gms | German Medical Science

61st Annual Meeting of the German Society of Neurosurgery (DGNC) as part of the Neurowoche 2010
Joint Meeting with the Brazilian Society of Neurosurgery on the 20 September 2010

German Society of Neurosurgery (DGNC)

21 - 25 September 2010, Mannheim

MRI safety of a programmable shunt sssistant (proSA) at 3 and 7 Tesla

Meeting Abstract

  • M. Javad Mirzayan - Neurochirurgische Klinik, Medizinische Hochschule Hannover, Deutschland
  • Joerg Knebel - Christoph Miethke GmbH & Co. KG, Potsdam, Deutschland
  • Petra M. Klinge - Neurochirurgische Klinik, International Neuroscience Institute Hannover, Deutschland
  • Madjid Samii - Neurochirurgische Klinik, International Neuroscience Institute Hannover, Deutschland
  • Friedrich Goetz - Institut für Diagnostische und Interventionelle Neuroradiologie, Medizinische Hochschule Hannover, Deutschland
  • Christoph Miethke - Christoph Miethke GmbH & Co. KG, Potsdam, Deutschland
  • Joachim K. Krauss - Neurochirurgische Klinik, Medizinische Hochschule Hannover, Deutschland

Deutsche Gesellschaft für Neurochirurgie. 61. Jahrestagung der Deutschen Gesellschaft für Neurochirurgie (DGNC) im Rahmen der Neurowoche 2010. Mannheim, 21.-25.09.2010. Düsseldorf: German Medical Science GMS Publishing House; 2010. DocP1808

DOI: 10.3205/10dgnc279, URN: urn:nbn:de:0183-10dgnc2792

Published: September 16, 2010

© 2010 Mirzayan et al.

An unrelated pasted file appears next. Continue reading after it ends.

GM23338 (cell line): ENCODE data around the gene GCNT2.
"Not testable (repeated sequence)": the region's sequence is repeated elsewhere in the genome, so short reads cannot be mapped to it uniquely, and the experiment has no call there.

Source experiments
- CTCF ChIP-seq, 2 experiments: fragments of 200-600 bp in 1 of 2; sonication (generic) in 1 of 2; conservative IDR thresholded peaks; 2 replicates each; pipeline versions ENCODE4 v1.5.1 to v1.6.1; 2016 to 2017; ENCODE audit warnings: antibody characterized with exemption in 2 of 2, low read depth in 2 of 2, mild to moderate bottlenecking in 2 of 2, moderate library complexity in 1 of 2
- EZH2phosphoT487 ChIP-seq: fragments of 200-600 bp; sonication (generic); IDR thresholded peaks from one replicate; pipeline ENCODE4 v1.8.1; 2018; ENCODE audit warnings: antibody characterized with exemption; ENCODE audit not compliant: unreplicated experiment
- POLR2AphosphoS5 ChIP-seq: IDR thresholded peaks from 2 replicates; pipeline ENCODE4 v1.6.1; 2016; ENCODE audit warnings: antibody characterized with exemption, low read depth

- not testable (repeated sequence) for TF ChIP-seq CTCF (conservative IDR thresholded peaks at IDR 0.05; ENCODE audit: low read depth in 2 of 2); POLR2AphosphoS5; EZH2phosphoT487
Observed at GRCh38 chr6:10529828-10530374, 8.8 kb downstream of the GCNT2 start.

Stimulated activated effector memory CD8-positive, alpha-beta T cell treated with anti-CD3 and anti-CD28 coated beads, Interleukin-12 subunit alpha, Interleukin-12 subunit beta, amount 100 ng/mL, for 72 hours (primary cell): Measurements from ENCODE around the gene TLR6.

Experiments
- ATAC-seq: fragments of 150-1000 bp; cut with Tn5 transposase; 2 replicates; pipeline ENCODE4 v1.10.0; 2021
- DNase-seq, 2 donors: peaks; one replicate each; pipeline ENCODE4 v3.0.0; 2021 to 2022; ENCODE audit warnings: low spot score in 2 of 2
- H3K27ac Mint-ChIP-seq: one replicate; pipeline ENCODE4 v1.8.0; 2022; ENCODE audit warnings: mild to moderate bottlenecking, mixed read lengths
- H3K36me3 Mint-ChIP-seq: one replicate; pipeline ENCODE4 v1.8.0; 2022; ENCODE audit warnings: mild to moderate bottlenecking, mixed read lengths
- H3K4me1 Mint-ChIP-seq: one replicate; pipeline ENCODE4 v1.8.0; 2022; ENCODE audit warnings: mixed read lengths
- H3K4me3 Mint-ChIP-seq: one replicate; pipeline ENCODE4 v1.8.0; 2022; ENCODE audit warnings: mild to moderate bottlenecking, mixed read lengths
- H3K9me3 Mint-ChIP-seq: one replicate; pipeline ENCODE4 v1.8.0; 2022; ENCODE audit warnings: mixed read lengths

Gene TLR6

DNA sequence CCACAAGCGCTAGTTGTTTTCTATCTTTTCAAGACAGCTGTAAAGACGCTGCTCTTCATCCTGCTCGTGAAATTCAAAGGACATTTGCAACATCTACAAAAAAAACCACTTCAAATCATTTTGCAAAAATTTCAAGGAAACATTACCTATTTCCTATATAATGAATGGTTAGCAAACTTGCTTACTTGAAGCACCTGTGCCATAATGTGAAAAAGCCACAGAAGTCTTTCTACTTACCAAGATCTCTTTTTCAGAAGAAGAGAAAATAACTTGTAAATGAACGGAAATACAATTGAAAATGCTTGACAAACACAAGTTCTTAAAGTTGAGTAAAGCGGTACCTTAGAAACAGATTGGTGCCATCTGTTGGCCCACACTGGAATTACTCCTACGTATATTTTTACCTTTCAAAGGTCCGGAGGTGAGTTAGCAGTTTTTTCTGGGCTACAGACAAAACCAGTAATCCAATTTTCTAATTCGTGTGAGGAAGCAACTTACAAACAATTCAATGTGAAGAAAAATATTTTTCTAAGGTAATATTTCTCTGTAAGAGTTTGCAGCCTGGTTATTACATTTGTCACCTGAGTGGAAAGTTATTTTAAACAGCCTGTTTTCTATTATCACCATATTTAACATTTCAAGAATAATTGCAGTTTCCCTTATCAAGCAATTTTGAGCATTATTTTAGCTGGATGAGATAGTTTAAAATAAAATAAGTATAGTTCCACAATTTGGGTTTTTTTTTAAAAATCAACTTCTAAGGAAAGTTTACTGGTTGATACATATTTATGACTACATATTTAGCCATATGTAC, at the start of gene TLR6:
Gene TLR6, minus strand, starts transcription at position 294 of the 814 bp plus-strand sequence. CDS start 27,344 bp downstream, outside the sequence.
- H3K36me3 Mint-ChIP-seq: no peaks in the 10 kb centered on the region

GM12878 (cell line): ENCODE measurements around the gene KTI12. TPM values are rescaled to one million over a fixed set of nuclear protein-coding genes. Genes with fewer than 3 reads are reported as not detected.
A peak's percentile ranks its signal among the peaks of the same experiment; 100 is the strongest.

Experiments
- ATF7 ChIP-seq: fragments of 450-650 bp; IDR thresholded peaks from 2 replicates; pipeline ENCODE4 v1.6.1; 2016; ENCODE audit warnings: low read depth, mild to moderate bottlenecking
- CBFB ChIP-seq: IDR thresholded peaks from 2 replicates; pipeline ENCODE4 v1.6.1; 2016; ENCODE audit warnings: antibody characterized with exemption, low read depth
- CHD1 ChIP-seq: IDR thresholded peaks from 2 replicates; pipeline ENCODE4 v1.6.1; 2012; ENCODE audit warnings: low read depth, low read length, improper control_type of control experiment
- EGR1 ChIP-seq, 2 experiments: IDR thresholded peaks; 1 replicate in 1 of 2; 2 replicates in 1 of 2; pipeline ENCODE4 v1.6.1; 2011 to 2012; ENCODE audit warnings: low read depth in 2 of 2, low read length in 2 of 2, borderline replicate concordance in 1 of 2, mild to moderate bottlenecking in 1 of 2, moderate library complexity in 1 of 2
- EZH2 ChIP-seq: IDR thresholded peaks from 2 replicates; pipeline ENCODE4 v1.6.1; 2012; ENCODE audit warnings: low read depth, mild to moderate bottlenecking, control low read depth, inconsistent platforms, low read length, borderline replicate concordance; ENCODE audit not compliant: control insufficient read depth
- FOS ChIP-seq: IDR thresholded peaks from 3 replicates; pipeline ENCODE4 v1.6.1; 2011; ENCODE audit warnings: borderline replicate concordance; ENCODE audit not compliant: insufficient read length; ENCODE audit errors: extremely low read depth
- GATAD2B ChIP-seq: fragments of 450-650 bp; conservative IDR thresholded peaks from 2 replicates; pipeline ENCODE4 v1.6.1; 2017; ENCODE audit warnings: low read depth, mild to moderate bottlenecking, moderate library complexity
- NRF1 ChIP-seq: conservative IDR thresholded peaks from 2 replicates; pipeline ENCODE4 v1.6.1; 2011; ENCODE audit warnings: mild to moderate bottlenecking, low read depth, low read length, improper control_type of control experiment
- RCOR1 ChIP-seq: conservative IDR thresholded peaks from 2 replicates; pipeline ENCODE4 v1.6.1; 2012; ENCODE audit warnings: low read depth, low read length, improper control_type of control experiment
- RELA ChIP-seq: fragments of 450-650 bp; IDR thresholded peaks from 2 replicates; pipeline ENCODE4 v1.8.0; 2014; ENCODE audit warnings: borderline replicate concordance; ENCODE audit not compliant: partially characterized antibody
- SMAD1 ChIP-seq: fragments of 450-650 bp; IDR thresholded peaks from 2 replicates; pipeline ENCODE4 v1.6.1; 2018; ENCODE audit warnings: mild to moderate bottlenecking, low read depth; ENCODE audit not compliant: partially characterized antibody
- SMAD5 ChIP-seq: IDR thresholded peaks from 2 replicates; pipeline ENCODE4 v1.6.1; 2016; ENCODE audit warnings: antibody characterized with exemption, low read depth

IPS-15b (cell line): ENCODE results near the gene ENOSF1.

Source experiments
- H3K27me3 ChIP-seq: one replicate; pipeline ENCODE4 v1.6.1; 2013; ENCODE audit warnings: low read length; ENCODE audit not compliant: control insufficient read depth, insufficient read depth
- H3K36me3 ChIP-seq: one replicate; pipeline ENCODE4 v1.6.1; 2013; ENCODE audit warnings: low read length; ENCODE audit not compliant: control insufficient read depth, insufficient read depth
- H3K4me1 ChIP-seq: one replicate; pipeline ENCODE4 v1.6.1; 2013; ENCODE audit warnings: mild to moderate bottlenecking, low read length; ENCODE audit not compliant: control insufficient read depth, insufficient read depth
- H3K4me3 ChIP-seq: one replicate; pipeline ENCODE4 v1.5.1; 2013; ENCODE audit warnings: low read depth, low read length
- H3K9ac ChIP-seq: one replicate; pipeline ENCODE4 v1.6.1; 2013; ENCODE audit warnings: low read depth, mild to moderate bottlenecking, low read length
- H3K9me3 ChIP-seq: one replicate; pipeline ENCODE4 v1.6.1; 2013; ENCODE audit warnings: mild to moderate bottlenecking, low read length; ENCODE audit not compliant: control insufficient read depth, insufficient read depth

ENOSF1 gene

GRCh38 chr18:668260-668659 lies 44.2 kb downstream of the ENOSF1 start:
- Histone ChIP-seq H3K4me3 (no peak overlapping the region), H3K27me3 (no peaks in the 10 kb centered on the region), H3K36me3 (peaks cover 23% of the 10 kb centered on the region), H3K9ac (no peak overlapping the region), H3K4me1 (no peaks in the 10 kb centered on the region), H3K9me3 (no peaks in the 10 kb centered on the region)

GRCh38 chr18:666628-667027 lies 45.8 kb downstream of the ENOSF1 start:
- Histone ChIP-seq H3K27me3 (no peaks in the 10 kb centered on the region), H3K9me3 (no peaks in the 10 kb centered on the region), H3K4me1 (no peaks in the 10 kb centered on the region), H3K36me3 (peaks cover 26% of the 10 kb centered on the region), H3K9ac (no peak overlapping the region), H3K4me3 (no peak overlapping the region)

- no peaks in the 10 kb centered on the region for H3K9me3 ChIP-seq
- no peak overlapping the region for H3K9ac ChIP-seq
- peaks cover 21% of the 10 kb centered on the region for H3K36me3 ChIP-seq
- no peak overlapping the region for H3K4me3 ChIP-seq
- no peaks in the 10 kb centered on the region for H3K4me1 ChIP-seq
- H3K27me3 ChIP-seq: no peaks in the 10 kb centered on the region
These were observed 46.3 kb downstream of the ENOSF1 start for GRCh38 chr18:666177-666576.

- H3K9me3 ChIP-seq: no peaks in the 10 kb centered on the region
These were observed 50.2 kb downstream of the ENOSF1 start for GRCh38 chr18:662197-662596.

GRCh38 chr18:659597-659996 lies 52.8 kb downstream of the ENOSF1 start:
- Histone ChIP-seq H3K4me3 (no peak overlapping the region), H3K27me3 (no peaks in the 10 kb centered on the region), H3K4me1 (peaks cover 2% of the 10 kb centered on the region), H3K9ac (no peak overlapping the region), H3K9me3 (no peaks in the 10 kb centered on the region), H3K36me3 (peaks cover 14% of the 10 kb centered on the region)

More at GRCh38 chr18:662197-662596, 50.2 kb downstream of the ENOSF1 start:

This is an Open Access article distributed under the terms of the Creative Commons Attribution License (http://creativecommons.org/licenses/by-nc-nd/3.0/deed.en). You are free: to Share – to copy, distribute and transmit the work, provided the original author and source are credited.


Outline

Text

Objective: Several new shunt technologies have been developed to optimize hydrocephalus treatment within the past few years. Overdrainage, however, still remains an unresolved problem. One new technology which may avoid this complication is the use of a programmable shunt assistant (proSA). The aim of this in-vitro study was to investigate whether the proSA is safe at a field strength of 3 and 7 Tesla.

Methods: We exposed the proSA device in an ex vivo protocol to MR systems operating at 3 and 7 Tesla. The device is inactive in a horizontal position, it impedes CSF flow in a vertical position according to a prescribed pressure level ranging from 0 to 40 cm H2O. Twenty proSA valves adjusted at a pressure level of 16 cm H2O were exposed to the magnetic field of a commercially available 3 Tesla MR system (Allegra, Siemens, Erlangen, Germany). Another twenty valves were investigated at a field strength of 7 Tesla in a small animal MR unit (Pharmascan 70/16; Bruker Biospin MRI GmbH, 76256 Ettlingen, Germany). Four valves each were bonded on a plastic frame in order to be placed inside the magnet in a reproducible configuration. The frame was positioned in the center of the magnet perpendicular to the z-component of the main magnetic field. T1-weighted spin echo sequences was carried out. Following the MR studies functional testing of the valves was obtained by evaluation of the performance of the readjustment procedure. For measurement of the deflection angle the valves were hung up from a cord that was attached at the bore of the MR system. The deflection angle was determined as the angle between the plumb line and the displacement of the valve toward the MRI bore.

Results: After exposure to 3 Tesla no changes in valve settings were noted. Adjustment to any pressure level was possible thereafter. The mean deflection angle was 23±3°. Following 7 Tesla exposure the valves lost their functional capability.

Conclusions: The programmable shunt assistant (proSA) which has been introduced recently is safe and reliable for 3 Tesla MRI examinations in the in-vitro enviroment. Unintended changes of pressure settings and serious displacement within the body should not occur. Exposure to 7 Tesla affects the valve settings and the functional capability of the valves.